Long-term trends in the response of benthic macrofauna to climate variability in the Lavaca-Colorado Estuary, Texas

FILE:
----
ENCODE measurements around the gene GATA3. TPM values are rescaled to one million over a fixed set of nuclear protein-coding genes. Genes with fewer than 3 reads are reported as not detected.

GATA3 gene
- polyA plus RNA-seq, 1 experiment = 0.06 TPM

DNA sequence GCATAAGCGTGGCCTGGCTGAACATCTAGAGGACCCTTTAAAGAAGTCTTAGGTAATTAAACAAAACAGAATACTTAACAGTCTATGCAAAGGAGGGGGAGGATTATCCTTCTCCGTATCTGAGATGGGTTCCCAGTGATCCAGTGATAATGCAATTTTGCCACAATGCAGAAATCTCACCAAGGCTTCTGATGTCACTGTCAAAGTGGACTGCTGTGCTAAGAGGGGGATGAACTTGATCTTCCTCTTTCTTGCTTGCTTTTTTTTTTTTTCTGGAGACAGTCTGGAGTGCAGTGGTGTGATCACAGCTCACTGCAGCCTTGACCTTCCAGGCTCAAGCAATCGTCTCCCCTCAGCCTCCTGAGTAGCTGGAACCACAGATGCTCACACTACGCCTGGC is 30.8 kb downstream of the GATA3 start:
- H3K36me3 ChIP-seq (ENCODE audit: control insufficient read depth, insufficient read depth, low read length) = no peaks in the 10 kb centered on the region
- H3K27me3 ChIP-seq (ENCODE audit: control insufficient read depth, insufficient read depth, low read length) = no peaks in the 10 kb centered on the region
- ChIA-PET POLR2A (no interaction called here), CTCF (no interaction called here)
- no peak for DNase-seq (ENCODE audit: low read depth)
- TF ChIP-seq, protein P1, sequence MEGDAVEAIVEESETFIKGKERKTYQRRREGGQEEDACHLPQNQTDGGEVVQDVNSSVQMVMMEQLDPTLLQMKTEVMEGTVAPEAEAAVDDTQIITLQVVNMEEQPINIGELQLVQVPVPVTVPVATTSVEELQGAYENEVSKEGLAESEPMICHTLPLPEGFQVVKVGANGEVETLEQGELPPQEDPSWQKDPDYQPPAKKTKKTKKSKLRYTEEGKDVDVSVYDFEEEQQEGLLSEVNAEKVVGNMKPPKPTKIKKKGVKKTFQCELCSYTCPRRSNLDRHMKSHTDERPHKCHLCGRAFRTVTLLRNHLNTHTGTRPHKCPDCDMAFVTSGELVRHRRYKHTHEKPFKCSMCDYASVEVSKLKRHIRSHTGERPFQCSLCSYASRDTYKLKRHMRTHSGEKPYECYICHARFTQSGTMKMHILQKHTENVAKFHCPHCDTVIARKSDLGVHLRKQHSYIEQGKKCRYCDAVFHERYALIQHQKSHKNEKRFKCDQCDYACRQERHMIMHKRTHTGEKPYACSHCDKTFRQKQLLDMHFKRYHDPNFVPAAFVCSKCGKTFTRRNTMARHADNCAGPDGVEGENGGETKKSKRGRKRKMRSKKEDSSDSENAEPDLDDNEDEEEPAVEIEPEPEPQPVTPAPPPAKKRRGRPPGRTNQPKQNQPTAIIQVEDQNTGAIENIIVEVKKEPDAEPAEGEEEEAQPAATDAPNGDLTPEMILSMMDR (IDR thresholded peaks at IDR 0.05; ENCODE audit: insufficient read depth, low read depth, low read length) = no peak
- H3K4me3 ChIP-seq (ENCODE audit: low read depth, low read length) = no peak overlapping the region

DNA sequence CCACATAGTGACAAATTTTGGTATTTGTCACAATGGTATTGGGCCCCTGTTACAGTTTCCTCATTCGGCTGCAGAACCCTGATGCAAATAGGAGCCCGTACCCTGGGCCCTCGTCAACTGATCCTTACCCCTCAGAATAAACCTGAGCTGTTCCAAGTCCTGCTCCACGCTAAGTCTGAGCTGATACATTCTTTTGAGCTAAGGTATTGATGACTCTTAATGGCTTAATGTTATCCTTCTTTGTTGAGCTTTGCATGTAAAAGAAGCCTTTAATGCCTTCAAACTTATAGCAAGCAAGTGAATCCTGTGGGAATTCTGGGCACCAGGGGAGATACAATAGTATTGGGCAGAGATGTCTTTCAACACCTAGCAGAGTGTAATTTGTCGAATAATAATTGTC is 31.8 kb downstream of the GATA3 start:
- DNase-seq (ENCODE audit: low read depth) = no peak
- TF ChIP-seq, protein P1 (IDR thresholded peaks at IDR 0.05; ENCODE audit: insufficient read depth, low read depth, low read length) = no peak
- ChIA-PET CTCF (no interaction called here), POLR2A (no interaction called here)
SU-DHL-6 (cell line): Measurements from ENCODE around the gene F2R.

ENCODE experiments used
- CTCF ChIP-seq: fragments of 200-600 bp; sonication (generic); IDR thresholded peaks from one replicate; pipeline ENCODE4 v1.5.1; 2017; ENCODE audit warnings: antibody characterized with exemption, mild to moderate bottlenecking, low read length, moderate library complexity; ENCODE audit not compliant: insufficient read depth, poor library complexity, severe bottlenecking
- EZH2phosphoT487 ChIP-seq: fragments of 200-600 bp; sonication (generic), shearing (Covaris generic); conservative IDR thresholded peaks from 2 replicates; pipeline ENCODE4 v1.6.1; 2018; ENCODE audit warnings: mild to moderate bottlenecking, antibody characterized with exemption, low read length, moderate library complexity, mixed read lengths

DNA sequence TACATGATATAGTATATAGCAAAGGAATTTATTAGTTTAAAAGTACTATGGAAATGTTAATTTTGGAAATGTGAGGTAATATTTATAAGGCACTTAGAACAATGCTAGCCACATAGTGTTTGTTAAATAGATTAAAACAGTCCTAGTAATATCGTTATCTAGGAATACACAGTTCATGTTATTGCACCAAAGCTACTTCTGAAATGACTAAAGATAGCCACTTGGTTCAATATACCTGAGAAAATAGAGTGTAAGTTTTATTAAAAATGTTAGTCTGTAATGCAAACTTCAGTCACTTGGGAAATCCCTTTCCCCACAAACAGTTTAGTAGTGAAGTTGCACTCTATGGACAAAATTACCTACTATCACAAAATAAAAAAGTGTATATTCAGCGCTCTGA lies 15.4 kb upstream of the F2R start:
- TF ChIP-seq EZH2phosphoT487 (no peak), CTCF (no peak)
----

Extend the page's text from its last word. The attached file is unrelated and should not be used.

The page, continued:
Long-term trends in the response of benthic macrofauna to hydrological conditions were examined in the Lavaca-Colorado Estuary, Texas. Four stations representing a range of salinities in the Lavaca-Colorado Estuary were sampled quarterly for benthic macrofauna and hydrography from April 1988 to October 2008. The relationship between climate variability and local salinity patterns and benthic populations was investigated using the Oceanic Niño Index (ONI), North Atlantic Oscillation (NAO), and North Pacific Index (NPI). Mean salinity declined during the 20 yr study period. Observed changes in salinity were related to river discharge and the ONI because there were more El Niño events in the first half of the study period relative to the second half. Benthic macrofaunal abundance was significantly correlated with salinity, the ONI and the NAO, indicating that global climate variability and the resulting effects on local salinity patterns are important factors shaping benthic macrofaunal communities. There was no significant linear trend in temperature over time, and negative correlations between individual taxa and temperature were likely due to seasonality. While drivers other than physical hydrological factors can obviously affect benthic macrofaunal communities, strong connections between global climate signals, precipitation, and local salinity patterns provided the most plausible mechanistic connection between climatic variability and benthic macrofaunal response in the estuary. An increasingly unstable climate may lead to potentially strong effects in estuarine ecosystems because stability is known to affect diversity and productivity. The vulnerability of estuarine ecosystems to the effects of climate variability will be exacerbated as human population growth and water resource development continues to increase the demand for and stress on coastal and marine resources.